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2008 Buick Enclave Review


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2008 Buick Enclave
THE AUTO PAGE
by
JOHN HEILIG

SPECIFICATIONS

Model:  2008 Buick Enclave
Engine: 3.6-liter V6
Horsepower/Torque: 275 hp @ 6600 rpm/251 lb.-ft. @ 3200 rpm 
Transmission: 6-speed automatic/manual
Wheelbase: 119.0 in.
Length x Width x Height: 201.5 x 79.0 x 72.5 in.
Tires: 255/65R18
Cargo volume: 18.9/115.1 cu. ft. (behind third row/maximum)
Economy: 16 mpg city/24 mpg highway/19.6 mpg test
Fuel capacity: 22.0 gal.
Price: $34,340 (includes $735 destination charge and $1,550 in options)

The Bottom Line – The all-new Enclave fits nicely into the Premium Midsize SUV segment, offering outstanding ride quality and near-silent road manners. However, even though Buick calls it a crossover, it rides like a much larger vehicle – more like a Suburban than a Tahoe or Acadia, upon which it is based.

My definition of a crossover vehicle is an all-wheel drive station- wagon type, based on a sedan platform, yet offering the convenience of a sport utility, if in a smaller package. Buick calls its new Enclave a crossover, but the vehicle feels, drives and handles more like a large sport utility. While ride quality and power are excellent, the disconcerting “largeness” of the Enclave makes it seem far out of its class.

Part of this “oversize” problem, as I see it, may simply be caused by the design of the instrument panel. It is slanted away from the driver, so that it’s always far away, making the interior seem even larger than it is.

On the plus side, the interior is huge for a vehicle with a 119-inch wheelbase and 201.5-inch overall length. Our tester was the CX trim version, with three rows of seats for a maximum of eight passengers. The good news is that eight passengers – all adults – can ride in the Enclave. I wouldn’t put a basketball player in the third row seat for a long trip, but it isn’t uncomfortable. Second-row passengers enjoy outstanding legroom, even in the center position. The right seat in the second row folds and slides forward to provide convenient access to the third row. I won’t say “easy” access, because it still involves some contortions, but access is far easier than in many other three-row vehicles. Third-row legroom is tight, but not bad.

There are three LATCH connectors behind the second-row seats and only one behind the third row. While the third row might be nice for children (with an adult in row two), the lack of multiple LATCH hooks does reduce that possibility.

Power comes from a 3.6-liter V6 that’s rated at a healthy 275 horsepower. This was more than enough for the Enclave. Power reaches the wheels through a 6-speed automatic transmission with a manual mode. However, The technique for manual shifting involved pushing a button on the center console-mounted shifter. If you’re going to shift manually, it’s best to keep both hands on the wheel as long as possible, and first finding the button and then hitting “+” or “–“ correctly involves too much precision for a one-week test. Owner-drivers might find shifting this way convenient.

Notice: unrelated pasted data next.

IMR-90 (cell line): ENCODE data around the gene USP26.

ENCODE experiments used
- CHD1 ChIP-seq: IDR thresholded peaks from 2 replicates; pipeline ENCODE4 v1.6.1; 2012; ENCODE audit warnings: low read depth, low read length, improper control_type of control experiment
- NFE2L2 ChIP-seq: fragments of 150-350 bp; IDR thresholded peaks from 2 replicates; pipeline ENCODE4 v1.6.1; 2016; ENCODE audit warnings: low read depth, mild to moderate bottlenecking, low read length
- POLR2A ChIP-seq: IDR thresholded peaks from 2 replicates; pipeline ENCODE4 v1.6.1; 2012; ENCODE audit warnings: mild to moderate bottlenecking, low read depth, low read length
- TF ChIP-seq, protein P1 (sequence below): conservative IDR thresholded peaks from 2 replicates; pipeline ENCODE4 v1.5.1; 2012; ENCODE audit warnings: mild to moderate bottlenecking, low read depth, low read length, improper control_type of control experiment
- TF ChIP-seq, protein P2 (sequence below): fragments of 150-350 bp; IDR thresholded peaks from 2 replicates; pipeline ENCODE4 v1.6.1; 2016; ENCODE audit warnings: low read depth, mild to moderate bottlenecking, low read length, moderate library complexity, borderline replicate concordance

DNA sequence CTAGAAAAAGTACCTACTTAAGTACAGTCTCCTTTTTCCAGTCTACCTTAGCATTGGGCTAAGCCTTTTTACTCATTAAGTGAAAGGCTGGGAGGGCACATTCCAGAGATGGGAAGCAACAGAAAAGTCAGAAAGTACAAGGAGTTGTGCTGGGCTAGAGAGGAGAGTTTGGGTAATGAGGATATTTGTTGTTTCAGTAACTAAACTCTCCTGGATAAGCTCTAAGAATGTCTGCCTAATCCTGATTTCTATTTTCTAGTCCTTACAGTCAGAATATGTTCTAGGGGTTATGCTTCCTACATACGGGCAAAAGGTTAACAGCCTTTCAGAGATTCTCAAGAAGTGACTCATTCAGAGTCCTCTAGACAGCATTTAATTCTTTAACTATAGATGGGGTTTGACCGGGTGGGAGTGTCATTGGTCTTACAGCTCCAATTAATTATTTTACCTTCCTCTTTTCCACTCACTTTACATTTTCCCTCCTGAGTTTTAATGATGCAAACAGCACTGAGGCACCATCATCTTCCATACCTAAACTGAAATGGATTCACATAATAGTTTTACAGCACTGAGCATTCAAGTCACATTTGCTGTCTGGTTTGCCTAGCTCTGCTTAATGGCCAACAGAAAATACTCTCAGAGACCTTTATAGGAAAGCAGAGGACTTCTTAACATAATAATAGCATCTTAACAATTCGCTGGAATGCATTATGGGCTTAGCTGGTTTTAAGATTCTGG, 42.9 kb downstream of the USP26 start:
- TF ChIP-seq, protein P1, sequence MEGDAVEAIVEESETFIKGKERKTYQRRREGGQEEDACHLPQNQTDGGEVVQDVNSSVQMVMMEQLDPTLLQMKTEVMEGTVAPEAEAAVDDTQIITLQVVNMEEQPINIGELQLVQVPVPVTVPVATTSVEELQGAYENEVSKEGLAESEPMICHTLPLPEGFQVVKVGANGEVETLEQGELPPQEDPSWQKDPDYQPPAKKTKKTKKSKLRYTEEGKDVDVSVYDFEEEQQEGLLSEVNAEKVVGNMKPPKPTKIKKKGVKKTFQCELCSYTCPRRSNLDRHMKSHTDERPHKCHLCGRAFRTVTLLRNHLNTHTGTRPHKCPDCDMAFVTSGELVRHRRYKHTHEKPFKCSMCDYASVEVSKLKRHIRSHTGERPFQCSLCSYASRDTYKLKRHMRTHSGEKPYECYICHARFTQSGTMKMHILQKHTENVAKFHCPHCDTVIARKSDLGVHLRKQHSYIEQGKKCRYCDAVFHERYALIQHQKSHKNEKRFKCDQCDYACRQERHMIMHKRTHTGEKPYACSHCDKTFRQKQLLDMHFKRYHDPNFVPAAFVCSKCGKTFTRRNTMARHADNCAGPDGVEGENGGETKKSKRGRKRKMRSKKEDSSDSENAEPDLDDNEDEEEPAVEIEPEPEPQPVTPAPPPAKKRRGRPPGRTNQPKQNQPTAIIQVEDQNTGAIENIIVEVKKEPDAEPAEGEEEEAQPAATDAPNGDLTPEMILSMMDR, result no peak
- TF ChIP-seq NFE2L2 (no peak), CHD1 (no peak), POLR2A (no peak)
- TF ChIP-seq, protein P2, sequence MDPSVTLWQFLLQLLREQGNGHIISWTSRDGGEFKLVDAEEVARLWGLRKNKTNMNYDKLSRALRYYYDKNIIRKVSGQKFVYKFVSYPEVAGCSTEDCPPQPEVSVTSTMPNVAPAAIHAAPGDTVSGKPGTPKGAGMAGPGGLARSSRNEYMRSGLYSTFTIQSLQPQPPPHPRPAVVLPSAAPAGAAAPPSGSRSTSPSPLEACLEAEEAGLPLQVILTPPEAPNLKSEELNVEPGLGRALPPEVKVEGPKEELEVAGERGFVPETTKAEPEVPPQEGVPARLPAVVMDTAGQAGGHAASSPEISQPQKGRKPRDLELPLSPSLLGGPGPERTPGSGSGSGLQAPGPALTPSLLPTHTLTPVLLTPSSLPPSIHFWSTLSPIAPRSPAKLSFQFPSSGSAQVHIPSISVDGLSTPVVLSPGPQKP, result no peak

The Enclave is excellent on hills, particularly going up. When you’re descending, however, you must pay close attention to your speed, as the Enclave will tend to run away from you.

Being a Buick, the Enclave is loaded with luxury items, even in the “bottom-of-the-scale” CX version. For example, we had an extremely convenient power rear hatch that could be operated from the key fob, from the lift button on the hatch itself, or from the dash. It also powered down.

Cargo capacity was equally pleasurable. Buick claims 18.9 cubic feet behind the third seat, which is larger than even the largest sedan’s trunk. With the third and second row seats folded, cargo capacity balloons to 115.1 cubic feet. That’s the utility side of this vehicle, even if the sport side is a little lame. If you need to haul cargo and don’t want to make a mess or don’t’ want your cargo to get wet in inclement weather, the Enclave is a winner. There’s also a hidden cargo area under the floor behind the third row.

We had a smart steering wheel with cruise and audio controls. The wipers were part of the turn signal stalk, and for the first few times I drove the Enclave I kept turning on the windshield washers every time I hit the turn signal. I realized it was my heavy-handedness that pushed the washer button on the end of the stalk and eventually learned to stop.

Seats were cloth-covered and comfortable, even if they didn’t have a lot of side support. Storage areas included a pop-up cubby at the top of the dash, cupholders galore, two cubbies under the center arm rest/console and bottle holders in the doors.

There’s a clothing hook located in the area of the third row seats, but it’s inconvenient to reach if the second row backs are up. It would have been better for the hooks to be moved forward.

In general, the Buick Enclave is a true luxury SUV. But it isn’t a crossover as Buick would have you believe.

© 2007 The Auto Page